The laboratory of cardiovascular fluid dynamics is equipped with plenty of facilities that can emulate different cardiac flows through different means. This page serves the purpose of explaining the uniqueness of the simulators that we have and what kind of of use they have.

Particle image velocimetry (PIV) Setup

One of the most important measurement in studying fluid mechanics is the velocity field. Once a velocity field is obtained, further post-processing on the flow can help analyze different quantities. To explain the principle of PIV simply, the velocity field is measured by using the definition of velocity: a change of displacement over time. By tracking particles with a high frequency camera, velocity vectors can be assigned to windows  that make the image (known as interrogation windows).  To reduce the measurement error, a cross-correlation algorithm is used to track the most likely direction of particles that reside in an interrogation window. A high power laser is also used to generate a laser sheet to help track the position of particles. Overall, the measurement error of PIV is usually within 5%, making it quite accurate. Additionally, its ability to measure at high frame rates is quite desirable when compared to the resolution obtained in in vivo imaging techniques (i.e., echo doppler, MRI)


STITCH is our in-house heart duplicator, capable of simulating multiple cardiovascular pathologies (valvular disease such as aortic regurgitation, mitral regurgitation, mechanical heart valve obstruction to name a few). STITCH is capable of reproducing different flows by altering the flow rate (i.e., stroke volume), the compliance and the peripheral resistance. It is hydraulically actuated through the use of a linear motor. Data that can be measured include the instantaneous pressure, flow rate and the velocity field. Velocity field acquisition is obtained through particle image velocimetry (PIV) because of its high frame rate and low error (~5%).

3D Printed patient specific cardiovascular simulator

The use of 3D printing has become very popular and affordable in the past few years. This has given the luxury of manufacturing complex three-dimensional parts that could not previously be manufactured in a traditional way. The 3D Printed patient specific cardiovascular simulator takes extensive advantage of this technology. After several iterations and multiple prototypes, the simulator is capable of replicating physiological pressures. Heart components are manufactured by using a flexible filament, NinjaFlex. NinjaFlex is used because of its elastic behavior, allowing the heart components to be compliant. Manufacturing of the components requires little effort in the manufacturing because of the 3D printing aspect. The most labor intensive aspect is to make the components leak free. Velocity field measurement on the mannequin were performed by using magnetic resonance imaging (MRI), which proved to be quite successful (see image below).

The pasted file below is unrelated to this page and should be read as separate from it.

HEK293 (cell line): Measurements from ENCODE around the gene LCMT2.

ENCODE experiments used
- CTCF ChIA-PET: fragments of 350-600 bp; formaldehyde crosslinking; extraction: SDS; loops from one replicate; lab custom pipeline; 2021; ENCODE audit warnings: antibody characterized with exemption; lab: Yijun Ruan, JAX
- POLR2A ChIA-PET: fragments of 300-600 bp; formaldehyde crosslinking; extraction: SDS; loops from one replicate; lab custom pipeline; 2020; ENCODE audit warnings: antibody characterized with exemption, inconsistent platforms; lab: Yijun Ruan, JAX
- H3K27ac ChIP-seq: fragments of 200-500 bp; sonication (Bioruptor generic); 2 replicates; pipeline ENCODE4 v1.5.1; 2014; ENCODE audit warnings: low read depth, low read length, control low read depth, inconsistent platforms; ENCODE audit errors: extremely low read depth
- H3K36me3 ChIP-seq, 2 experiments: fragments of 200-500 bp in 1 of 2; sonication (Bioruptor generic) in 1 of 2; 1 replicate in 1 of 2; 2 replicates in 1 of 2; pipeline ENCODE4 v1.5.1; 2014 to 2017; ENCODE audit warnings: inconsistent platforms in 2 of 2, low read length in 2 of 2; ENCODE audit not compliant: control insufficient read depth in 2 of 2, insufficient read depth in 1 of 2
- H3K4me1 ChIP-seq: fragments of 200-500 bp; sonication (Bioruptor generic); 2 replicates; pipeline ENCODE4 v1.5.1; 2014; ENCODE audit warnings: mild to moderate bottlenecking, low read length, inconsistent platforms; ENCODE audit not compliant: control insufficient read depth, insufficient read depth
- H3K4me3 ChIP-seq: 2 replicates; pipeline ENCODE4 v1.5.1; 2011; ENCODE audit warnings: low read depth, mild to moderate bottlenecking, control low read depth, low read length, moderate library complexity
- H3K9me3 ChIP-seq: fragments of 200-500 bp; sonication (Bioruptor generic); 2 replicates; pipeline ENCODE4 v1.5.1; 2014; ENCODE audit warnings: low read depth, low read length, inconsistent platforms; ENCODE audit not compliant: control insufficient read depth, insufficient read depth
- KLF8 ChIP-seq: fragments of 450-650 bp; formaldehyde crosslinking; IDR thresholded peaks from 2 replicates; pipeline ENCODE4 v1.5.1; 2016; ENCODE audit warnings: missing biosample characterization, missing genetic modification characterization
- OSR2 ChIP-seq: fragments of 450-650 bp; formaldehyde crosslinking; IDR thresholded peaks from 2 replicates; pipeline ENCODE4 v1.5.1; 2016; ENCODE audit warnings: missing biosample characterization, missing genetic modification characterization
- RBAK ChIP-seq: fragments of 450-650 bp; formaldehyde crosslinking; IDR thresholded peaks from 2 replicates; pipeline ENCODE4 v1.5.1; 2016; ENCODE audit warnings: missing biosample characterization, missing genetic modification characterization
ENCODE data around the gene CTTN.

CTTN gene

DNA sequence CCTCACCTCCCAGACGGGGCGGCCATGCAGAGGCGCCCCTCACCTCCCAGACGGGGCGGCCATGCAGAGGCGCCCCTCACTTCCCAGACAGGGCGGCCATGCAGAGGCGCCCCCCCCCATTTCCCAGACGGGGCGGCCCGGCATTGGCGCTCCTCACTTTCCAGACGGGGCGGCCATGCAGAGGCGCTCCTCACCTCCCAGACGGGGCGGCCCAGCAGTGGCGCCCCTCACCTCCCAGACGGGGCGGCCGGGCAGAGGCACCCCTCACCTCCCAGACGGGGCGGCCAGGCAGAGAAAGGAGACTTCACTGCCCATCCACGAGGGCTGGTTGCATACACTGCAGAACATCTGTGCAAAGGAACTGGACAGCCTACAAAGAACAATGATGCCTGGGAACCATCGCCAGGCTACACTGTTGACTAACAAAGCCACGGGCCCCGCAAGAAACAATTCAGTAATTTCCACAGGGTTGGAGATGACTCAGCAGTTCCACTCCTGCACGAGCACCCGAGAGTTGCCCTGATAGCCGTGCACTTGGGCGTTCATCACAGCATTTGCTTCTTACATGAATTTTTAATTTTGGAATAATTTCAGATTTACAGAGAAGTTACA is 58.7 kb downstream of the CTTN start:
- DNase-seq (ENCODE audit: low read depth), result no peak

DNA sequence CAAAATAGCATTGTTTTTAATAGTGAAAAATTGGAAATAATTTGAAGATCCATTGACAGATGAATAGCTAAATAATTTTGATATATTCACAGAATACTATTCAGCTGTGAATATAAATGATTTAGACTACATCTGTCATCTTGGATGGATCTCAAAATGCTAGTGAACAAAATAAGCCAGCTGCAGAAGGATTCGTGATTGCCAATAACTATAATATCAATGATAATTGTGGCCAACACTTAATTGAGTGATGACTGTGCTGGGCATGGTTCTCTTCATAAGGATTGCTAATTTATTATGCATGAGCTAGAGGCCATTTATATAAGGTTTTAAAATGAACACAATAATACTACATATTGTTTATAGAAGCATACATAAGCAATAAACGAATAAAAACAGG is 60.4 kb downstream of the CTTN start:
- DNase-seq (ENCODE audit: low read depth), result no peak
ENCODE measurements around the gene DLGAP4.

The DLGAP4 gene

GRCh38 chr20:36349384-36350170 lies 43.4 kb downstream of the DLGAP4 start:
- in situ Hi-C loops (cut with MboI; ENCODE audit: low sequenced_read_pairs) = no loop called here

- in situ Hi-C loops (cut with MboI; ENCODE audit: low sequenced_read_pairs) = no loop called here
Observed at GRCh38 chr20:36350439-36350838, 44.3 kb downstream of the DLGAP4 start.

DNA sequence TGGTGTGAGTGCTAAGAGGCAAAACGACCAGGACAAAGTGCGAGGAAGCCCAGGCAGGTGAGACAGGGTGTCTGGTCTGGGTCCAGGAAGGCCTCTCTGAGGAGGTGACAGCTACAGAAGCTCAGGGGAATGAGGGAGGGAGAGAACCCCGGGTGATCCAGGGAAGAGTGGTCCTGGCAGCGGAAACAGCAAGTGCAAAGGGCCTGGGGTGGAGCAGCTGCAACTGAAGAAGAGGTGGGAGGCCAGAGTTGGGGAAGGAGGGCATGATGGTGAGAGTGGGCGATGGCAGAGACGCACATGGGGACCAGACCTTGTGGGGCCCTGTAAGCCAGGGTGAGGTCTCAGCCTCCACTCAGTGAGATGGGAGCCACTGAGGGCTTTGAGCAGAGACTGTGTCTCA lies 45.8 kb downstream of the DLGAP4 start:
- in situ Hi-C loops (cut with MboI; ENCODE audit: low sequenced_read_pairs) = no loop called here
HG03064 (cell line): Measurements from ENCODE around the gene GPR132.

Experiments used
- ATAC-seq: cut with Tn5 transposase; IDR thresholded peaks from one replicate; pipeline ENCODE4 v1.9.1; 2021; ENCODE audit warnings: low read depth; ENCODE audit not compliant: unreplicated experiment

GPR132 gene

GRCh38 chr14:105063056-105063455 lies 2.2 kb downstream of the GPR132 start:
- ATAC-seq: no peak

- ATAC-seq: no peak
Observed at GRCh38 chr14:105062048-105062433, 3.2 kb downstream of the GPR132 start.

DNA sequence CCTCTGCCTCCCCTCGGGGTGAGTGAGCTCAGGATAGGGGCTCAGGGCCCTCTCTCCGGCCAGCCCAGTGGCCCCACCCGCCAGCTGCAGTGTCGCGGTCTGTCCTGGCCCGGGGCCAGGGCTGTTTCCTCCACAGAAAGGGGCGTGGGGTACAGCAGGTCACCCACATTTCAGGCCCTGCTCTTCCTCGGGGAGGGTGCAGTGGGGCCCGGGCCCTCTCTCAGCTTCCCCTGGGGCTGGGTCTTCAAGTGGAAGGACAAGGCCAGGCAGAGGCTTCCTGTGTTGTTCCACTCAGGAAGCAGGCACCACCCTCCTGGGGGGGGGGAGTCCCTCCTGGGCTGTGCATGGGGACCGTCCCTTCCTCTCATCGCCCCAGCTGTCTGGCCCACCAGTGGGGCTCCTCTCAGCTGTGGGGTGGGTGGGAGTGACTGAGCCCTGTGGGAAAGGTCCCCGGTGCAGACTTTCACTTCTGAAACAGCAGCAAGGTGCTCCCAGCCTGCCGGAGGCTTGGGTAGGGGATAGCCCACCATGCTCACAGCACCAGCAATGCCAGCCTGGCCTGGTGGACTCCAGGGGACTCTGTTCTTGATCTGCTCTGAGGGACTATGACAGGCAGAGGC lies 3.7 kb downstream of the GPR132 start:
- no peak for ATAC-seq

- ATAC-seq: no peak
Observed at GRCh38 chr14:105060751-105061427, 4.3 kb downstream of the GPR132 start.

Abdominal aortic aneurysm (AAA) simulator

Abdominal aortic aneurysm is a vascular disorder characterized by a weakened aortic wall that results in a permanent expansion of the wall (by definition, it is when the diameter of the aorta exceeds 3 cm). AAA is usually asymptomatic, despite the danger it poses. An AAA simulator was built with the purpose of studying how the flow dynamics are affected by the change of geometry of the aorta (i.e., the presence of a bulge). The AAA simulator is capable of measuring instantaneous aortic pressure at the aortic root, flow rate and the velocity field. Velocity field acquisition is done through the use of particle image velocimetry.

Ongoing search towards counteracting aortic rupture (OSCAR)

Blunt traumatic aortic rupture (BTAR) is one of the leading cause of deaths following an automobile accident. Other causes also include sporting injuries (ball to chest) or free fall. The injury is characterized by a tear in the aorta, the largest artery in our body. The mortality rate for this injury is high if medical intervention is not received within adequate time. Despite its severity, the mechanism in which this injury occurs is still not very well understood. Some proposed mechanisms of failure include the osseous pinch, the water-hammer effect, an elevated hemodynamic pressure or a combination of stretching and twisting in the aorta. OSCAR was built with the intention of studying the flow dynamics in the aortic following a blunt injury. This in vitro simulation includes a track and a cart containing a silicone aorta with a biological heart valve. Actuated through the use of a pump, physiological aortic pressure waveforms are obtained. Additionally, OSCAR is capable of measuring the velocity field by using particle image velocimetry.

Pendulum In Vitro Impact Test on the Aorta (PIITA)

Similar to OSCAR, the pendulum in vitro impact test on the aorta was also designed with the purpose of studying blunt traumatic aortic rupture. PIITA was necessary to address some limitations in OSCAR. Limitations include the inertial effect on the pressure waveforms because of the accelerating cart, the inability to control the impact time and the transportability. PIITA was built around these constraints and the solution was to build a dummy. The dummy in question consists of a silicone aorta and ventricle with biological heart valves, protected by a 3D printed rib cage and a layer of ballistic gel. Impact is controlled through the use of a pendulum, which allows the impact and energy level to be controlled. Furthermore, because the movement now is from the pendulum instead of the cart, this results in a stationary dummy until the moment of impact. The primary measurements of PIITA are instantaneous pressure, flow rate and high FPS videos.